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L.A. Noire – The truth behind the fiction

Submitted by on Sunday, 13 March 2011One Comment

By now you know that Rockstar’s forthcoming L.A. Noire is different than any of the studio’s previous games. Not completely divergent but unquestionably distinct.

The narrative is a tightly woven journey through 1940’s Los Angeles as seen through the eyes of fast-rising officer Cole Phelps. Given the period and serious nature of their game Rockstar sought to breathe an air of realism into the experience. What better way to insure authenticity than finding inspiration from L.A.’s vivid crime history.

This past weekend at PAX East in Boston, Mass. Rockstar displayed one of the cases that Mr. Cole Phelps will encounter while at the Homicide desk.

‘The Red Lipstick Murder’ is an incident that, like other cases featured in the game, has been based on past real-world events. This particular case is based on the 1947 homicide investigation surrounding the murder of Jeanne French, a veteran army nurse. French was discovered one morning stripped and stomped to death in a lover’s land type area in Los Angeles.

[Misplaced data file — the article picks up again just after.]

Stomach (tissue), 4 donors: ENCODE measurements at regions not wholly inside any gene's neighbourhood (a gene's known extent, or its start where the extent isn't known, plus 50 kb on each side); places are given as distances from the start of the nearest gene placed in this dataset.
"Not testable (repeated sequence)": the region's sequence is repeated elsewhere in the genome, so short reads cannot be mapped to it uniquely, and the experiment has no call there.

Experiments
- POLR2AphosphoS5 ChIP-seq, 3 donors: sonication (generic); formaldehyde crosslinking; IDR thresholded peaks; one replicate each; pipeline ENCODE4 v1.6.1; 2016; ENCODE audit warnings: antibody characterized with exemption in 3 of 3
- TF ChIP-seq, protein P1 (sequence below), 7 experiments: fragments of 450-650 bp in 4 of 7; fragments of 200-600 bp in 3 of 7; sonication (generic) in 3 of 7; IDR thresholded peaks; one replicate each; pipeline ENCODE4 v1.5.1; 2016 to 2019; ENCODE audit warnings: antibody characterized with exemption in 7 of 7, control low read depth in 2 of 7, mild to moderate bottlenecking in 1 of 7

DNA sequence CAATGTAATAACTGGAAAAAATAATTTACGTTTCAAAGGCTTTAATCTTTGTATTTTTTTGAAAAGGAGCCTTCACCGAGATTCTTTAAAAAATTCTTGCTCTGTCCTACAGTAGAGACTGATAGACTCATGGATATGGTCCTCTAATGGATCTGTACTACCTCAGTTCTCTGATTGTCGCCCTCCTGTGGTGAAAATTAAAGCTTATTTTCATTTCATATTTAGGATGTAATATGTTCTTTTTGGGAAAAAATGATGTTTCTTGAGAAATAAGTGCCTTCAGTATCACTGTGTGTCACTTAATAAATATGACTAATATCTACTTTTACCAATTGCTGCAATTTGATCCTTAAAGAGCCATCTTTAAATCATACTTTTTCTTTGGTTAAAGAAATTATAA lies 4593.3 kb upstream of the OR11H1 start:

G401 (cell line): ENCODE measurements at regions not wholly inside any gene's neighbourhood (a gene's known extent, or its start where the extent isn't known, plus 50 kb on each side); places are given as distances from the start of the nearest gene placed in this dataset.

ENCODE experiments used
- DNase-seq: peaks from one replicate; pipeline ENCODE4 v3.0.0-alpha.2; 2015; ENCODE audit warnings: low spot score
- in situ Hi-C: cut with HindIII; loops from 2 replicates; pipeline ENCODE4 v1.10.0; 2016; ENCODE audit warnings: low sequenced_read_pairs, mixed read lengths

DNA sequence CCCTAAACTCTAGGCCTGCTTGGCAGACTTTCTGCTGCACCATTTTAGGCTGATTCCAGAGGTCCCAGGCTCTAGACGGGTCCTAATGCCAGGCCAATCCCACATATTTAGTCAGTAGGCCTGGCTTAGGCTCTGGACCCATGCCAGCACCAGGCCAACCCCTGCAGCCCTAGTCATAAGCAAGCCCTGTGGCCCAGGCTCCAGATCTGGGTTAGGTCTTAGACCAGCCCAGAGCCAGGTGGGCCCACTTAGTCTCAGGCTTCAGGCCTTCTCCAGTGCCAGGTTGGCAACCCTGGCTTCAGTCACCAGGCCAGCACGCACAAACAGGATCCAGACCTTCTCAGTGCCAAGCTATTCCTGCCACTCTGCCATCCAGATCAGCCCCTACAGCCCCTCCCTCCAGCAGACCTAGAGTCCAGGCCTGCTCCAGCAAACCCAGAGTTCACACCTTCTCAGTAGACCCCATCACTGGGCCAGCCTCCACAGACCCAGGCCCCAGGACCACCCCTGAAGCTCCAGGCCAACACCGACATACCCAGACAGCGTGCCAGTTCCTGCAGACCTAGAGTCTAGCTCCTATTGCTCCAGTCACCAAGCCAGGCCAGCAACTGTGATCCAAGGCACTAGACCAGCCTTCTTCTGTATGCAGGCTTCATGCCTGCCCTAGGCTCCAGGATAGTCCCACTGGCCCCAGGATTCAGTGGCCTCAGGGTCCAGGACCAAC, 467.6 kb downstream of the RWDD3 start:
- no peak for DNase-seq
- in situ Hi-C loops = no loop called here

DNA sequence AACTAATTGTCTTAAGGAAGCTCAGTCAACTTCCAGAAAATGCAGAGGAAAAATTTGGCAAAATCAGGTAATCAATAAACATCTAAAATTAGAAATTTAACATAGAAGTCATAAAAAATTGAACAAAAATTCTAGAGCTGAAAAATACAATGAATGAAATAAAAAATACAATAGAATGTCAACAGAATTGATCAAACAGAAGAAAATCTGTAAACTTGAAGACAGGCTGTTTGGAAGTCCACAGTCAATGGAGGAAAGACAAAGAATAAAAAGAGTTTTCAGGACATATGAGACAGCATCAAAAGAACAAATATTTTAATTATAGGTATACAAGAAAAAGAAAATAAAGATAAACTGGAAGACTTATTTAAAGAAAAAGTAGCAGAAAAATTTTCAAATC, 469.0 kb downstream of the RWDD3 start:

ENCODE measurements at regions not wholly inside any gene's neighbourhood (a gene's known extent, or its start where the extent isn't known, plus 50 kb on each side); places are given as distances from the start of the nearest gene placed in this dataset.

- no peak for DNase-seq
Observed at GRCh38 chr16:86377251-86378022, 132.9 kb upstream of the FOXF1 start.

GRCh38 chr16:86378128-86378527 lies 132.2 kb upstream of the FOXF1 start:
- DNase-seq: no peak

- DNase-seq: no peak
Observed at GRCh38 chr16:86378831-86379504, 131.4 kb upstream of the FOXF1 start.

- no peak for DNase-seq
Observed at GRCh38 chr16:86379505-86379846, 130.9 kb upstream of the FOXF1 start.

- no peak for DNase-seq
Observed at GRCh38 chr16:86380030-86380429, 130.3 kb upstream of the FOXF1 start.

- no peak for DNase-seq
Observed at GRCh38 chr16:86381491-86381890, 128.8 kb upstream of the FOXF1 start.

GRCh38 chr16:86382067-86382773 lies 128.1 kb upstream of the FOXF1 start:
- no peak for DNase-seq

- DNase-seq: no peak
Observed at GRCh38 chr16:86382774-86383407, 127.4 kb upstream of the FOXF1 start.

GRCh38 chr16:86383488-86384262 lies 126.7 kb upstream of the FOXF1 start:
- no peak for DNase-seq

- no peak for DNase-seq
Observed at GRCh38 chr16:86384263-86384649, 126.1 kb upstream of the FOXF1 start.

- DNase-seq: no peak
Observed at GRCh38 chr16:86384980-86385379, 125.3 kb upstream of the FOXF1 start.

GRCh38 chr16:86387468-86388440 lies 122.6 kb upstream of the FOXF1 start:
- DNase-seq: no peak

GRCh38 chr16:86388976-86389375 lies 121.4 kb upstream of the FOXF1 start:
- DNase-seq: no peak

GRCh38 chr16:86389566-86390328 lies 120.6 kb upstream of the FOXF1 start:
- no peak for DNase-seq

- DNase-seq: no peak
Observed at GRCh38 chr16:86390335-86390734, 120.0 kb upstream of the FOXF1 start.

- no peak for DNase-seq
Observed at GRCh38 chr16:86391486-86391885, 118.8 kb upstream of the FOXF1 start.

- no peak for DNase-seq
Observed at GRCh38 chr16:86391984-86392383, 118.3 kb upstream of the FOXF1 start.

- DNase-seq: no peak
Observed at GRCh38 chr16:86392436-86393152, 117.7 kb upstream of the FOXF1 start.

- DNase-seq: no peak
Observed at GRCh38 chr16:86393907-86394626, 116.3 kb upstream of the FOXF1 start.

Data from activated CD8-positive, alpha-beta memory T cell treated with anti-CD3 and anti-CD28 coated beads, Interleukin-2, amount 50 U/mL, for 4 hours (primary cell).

Of particular concern in this case was the fact that investigators discovered the letters ‘B.D.’ written in lipstick on Mrs. French’s body, thought to be in reference to the infamous ‘Black Dahlia’ murder. What followed was a media frenzy regarding the possible meaning behind the message.

Although the LAPD went to great lengths to solve the case of Mrs. French’s untimely murder the case was never solved.

In L.A. Noire, virtually all of the cases you’ll play are inspired in some part by real life incidents that happened in and around Los Angeles circa that crime-plagued era of 1947. Team Bondi meticulously researched stacks of original articles reported in the newspapers of the day to cull authentic elements of real life crimes that would inspire the in-game cases.

Obviously immersion is the aim here. The never before seen motion capture techniques of Team Bondi combined with the utilization of established actors and a story that is representative of 1940’s Los Angeles have a chance to provide gamers with a uniquely engrossing game the likes of which has never been seen.

Give us your thoughts on Rockstar’s historical approach to the story. Does the fact that L.A. Noire will feature historically driven cases make a difference to you?